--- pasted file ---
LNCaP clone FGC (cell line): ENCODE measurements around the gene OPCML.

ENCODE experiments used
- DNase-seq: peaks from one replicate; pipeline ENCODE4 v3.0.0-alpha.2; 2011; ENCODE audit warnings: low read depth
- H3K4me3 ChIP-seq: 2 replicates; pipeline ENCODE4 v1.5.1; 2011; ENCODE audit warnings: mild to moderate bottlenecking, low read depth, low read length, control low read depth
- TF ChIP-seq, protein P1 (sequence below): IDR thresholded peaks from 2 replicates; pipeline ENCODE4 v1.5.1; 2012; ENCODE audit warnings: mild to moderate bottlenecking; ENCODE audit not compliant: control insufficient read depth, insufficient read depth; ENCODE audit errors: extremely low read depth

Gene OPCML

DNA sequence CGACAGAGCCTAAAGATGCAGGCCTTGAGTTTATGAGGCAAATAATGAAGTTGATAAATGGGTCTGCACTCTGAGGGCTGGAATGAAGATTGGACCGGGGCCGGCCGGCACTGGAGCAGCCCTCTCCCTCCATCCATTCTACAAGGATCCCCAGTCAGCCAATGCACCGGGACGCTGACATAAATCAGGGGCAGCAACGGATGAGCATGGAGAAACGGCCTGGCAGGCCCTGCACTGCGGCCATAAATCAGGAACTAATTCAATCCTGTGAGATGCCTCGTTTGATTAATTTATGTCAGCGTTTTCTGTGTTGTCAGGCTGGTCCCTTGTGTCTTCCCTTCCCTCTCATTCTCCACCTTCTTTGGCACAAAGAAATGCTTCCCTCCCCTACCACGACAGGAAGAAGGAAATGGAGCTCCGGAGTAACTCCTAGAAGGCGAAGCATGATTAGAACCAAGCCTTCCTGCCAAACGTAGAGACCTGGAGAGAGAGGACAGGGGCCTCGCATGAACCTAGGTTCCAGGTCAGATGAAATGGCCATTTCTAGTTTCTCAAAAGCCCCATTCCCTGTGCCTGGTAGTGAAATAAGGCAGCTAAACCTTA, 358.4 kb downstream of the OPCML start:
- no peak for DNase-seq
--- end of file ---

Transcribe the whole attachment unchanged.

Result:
LNCaP clone FGC (cell line): ENCODE measurements around the gene OPCML.

ENCODE experiments used
- DNase-seq: peaks from one replicate; pipeline ENCODE4 v3.0.0-alpha.2; 2011; ENCODE audit warnings: low read depth
- H3K4me3 ChIP-seq: 2 replicates; pipeline ENCODE4 v1.5.1; 2011; ENCODE audit warnings: mild to moderate bottlenecking, low read depth, low read length, control low read depth
- TF ChIP-seq, protein P1 (sequence below): IDR thresholded peaks from 2 replicates; pipeline ENCODE4 v1.5.1; 2012; ENCODE audit warnings: mild to moderate bottlenecking; ENCODE audit not compliant: control insufficient read depth, insufficient read depth; ENCODE audit errors: extremely low read depth

Gene OPCML

DNA sequence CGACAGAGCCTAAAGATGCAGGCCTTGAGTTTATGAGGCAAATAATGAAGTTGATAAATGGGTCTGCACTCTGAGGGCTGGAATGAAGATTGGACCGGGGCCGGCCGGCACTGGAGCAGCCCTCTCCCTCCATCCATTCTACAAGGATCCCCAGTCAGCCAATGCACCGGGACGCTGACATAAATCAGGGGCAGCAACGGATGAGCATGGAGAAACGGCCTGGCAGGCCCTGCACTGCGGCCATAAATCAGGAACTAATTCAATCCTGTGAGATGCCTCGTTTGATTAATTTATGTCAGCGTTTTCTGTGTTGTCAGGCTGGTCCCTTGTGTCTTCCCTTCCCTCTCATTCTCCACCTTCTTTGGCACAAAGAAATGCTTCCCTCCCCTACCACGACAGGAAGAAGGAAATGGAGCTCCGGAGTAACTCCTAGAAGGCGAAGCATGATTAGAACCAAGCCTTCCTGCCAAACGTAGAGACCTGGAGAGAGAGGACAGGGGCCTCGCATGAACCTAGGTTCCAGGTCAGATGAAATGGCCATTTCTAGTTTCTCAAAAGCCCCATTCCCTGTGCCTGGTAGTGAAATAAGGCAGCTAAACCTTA, 358.4 kb downstream of the OPCML start:
- no peak for DNase-seq